Woman claims her baby was adopted without her consent
31 MAY 2013
A WOMAN who claims her baby was put up for adoption in the 1970s without her permission is entitled to sue for damages even though she is not contesting the adoption order, the High Court ruled.
The woman is suing a religious order and the HSE, as successor to the adoption agency which arranged the placement of her daughter more than 40 years ago, claiming the adoption was done without her knowledge while she was a resident with the order.
She claims she was not even consulted when, as a teen mother, the baby was taken for adoption. She says she suffered psychological harm, among other injuries, due to the defendants' alleged negligence, breach of duty and breach of her constitutional rights.
She also claims fraud and undue influence in relation to documents she allegedly signed by her for the adoption.
The claims are denied.
Mr Justice Sean Ryan, who said the parties, with the exception of the HSE, should not be identified at this stage, described the case as a difficult, sensitive and painful one.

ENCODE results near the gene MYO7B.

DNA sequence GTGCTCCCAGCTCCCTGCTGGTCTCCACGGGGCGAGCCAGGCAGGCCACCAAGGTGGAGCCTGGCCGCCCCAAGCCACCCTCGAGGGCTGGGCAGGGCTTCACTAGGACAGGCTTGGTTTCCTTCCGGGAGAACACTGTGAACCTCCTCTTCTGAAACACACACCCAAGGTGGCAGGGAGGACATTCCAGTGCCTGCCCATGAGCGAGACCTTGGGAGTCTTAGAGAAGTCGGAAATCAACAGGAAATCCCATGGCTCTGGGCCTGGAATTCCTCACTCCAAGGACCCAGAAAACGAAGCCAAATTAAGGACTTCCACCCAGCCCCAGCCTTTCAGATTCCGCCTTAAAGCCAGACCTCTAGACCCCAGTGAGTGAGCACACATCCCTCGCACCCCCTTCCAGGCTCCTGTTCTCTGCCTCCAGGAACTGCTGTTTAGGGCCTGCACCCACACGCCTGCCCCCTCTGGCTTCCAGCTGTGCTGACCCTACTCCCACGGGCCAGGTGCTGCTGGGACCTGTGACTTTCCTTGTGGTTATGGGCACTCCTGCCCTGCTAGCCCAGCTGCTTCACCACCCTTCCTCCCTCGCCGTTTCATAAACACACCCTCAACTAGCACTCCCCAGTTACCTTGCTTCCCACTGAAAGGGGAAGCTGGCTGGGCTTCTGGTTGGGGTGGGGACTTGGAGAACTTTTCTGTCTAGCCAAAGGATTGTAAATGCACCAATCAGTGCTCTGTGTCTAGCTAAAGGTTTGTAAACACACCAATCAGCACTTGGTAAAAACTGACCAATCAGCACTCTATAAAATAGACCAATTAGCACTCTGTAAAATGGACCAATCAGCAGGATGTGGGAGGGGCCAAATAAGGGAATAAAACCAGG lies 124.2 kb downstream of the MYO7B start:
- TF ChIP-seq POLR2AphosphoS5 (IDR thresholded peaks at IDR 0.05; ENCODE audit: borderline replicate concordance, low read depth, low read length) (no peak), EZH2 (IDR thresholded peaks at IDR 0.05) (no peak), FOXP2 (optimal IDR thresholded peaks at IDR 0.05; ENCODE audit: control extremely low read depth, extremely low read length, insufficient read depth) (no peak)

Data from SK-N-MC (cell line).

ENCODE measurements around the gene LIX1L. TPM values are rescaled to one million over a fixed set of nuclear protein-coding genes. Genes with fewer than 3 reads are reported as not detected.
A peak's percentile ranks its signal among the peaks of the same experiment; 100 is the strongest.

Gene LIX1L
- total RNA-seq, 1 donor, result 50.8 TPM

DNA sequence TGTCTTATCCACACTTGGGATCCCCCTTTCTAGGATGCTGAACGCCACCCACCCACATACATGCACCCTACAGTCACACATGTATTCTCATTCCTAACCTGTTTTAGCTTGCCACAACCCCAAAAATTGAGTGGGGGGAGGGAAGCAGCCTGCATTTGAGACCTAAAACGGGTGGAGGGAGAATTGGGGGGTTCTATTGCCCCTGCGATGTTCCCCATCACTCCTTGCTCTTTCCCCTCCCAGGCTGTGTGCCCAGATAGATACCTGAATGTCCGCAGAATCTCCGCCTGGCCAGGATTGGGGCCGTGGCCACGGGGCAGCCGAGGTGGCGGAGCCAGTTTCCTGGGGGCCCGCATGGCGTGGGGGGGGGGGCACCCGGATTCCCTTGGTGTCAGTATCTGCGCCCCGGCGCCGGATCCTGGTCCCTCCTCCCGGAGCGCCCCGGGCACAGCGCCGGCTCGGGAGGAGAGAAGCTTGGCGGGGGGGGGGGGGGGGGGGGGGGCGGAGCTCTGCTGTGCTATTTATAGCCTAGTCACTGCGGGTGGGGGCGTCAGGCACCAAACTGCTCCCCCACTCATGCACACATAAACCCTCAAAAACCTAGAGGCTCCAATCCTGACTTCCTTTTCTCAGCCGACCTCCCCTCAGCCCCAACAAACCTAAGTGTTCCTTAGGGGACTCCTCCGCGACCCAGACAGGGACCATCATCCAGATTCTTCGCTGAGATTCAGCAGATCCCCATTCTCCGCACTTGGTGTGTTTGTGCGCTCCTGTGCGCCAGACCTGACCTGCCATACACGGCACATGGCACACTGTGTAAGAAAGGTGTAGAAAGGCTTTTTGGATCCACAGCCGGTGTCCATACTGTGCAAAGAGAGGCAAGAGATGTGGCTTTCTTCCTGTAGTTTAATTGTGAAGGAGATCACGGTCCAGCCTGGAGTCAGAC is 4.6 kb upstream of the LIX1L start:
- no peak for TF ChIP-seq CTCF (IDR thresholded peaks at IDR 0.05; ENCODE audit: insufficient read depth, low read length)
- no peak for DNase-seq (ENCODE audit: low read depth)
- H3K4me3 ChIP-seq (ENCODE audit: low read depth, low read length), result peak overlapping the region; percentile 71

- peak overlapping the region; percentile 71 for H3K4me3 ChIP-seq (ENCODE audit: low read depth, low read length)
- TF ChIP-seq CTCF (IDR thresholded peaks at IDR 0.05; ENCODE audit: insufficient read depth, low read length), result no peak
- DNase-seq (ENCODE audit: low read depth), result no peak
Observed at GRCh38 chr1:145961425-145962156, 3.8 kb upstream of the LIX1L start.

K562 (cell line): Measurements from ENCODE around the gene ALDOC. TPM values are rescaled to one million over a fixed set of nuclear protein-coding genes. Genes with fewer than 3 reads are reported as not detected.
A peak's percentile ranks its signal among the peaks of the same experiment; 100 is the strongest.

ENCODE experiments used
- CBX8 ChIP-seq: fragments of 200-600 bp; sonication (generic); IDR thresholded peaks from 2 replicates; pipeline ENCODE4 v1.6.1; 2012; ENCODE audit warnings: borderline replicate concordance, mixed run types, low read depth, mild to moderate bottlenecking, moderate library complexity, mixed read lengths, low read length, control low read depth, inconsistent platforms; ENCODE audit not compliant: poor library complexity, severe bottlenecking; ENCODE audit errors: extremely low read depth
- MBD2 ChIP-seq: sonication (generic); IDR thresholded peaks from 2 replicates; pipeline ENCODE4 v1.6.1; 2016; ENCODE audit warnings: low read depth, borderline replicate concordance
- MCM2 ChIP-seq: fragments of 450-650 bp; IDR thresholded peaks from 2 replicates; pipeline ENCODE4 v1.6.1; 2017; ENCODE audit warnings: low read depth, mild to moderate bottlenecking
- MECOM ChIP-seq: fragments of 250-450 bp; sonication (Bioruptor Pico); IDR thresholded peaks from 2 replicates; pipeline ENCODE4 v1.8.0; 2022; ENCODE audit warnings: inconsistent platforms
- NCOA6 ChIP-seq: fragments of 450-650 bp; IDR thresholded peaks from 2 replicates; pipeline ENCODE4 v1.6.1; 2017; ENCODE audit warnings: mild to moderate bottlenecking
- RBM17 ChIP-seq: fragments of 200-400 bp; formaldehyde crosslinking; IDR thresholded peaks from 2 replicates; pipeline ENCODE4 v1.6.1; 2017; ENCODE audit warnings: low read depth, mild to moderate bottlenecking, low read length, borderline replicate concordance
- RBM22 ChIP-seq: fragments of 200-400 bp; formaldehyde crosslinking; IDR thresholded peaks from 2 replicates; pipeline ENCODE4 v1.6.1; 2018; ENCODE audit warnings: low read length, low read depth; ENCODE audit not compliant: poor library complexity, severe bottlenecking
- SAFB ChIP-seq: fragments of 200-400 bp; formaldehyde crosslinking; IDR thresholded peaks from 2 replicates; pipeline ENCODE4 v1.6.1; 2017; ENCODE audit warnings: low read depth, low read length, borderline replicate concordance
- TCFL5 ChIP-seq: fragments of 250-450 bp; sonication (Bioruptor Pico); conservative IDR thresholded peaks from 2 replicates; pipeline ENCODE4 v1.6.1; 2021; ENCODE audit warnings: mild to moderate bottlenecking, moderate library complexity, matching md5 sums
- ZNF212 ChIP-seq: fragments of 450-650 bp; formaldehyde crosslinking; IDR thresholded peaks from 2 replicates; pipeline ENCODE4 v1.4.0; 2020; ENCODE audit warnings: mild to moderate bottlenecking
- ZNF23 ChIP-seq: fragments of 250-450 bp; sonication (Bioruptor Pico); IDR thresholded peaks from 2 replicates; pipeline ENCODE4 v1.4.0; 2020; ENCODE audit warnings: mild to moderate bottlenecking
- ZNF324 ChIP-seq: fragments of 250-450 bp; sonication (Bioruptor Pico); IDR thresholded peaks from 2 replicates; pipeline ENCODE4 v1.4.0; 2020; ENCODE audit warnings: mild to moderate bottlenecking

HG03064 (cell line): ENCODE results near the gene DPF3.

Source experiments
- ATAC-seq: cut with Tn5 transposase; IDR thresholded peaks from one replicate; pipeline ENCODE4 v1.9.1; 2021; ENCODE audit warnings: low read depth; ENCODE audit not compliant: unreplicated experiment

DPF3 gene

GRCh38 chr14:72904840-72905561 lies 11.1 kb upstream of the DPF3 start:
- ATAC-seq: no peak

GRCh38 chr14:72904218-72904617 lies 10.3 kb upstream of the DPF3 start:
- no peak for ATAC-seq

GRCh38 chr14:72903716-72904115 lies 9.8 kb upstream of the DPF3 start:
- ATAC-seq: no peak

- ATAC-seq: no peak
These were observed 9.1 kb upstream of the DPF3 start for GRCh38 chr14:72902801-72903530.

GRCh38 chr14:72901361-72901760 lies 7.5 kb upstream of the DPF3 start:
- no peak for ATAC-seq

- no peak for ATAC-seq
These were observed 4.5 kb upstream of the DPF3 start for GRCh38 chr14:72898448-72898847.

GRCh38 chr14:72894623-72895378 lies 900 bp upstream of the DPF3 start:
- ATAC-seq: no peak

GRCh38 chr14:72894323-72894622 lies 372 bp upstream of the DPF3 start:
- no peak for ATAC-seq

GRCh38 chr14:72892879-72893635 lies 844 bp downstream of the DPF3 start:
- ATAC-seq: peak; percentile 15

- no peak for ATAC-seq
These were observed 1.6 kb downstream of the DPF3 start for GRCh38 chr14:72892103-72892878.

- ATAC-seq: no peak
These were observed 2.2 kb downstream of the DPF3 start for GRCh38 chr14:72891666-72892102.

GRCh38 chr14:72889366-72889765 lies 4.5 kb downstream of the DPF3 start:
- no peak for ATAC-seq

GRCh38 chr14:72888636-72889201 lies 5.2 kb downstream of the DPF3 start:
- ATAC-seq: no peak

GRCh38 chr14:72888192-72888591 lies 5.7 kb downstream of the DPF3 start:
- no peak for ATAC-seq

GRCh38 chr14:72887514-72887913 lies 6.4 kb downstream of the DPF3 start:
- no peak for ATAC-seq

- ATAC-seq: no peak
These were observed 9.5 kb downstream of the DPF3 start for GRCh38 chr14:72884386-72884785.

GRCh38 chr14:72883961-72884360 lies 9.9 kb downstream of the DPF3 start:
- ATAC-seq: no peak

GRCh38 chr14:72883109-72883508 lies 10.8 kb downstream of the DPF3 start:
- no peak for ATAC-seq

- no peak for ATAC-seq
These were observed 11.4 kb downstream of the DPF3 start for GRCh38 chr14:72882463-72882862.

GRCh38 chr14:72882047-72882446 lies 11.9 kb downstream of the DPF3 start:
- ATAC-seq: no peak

The judge was only dealing with a preliminary issue as to whether she could sue for damages if she was not contesting the validity of the adoption order.
She had no desire to upset the arrangement which had been made for her now adult child but was confining her claim to the alleged wrongs done to her, the judge said.
The defendants had argued she was not entitled to claim damages without first challenging the validity of the adoption order and without also possibly bringing others into the case, such as the child, the adoptive parents and the Adoption Authority of Ireland.
The issue was whether she could prove her damages case without proving facts which might invalidate the adoption order, the judge said.
It has also been argued by the religious order involved that she could not claim damages for being wrongfully deprived of her child unless the adoption order was declared invalid.
The HSE argued that if her claims of fraud were accepted, this would have the indirect effect of undermining the adoption order.
Ruling in her favour, Mr Justice Ryan it was not a precondition of seeking damages for her to include a claim that the adoption order was
invalid. It did not follow as a matter of law or logic that there should be such a rule, he said.
His view, he said, was reinforced by the 2010 Adoption Act (Section
50(1)) which says an adoption shall not be declared invalid by a court if it is satisfied that such a declaration would not be in the best interests of the child concerned, or that it would not be proper to do so having regard to the rights and interests of "all persons concerned"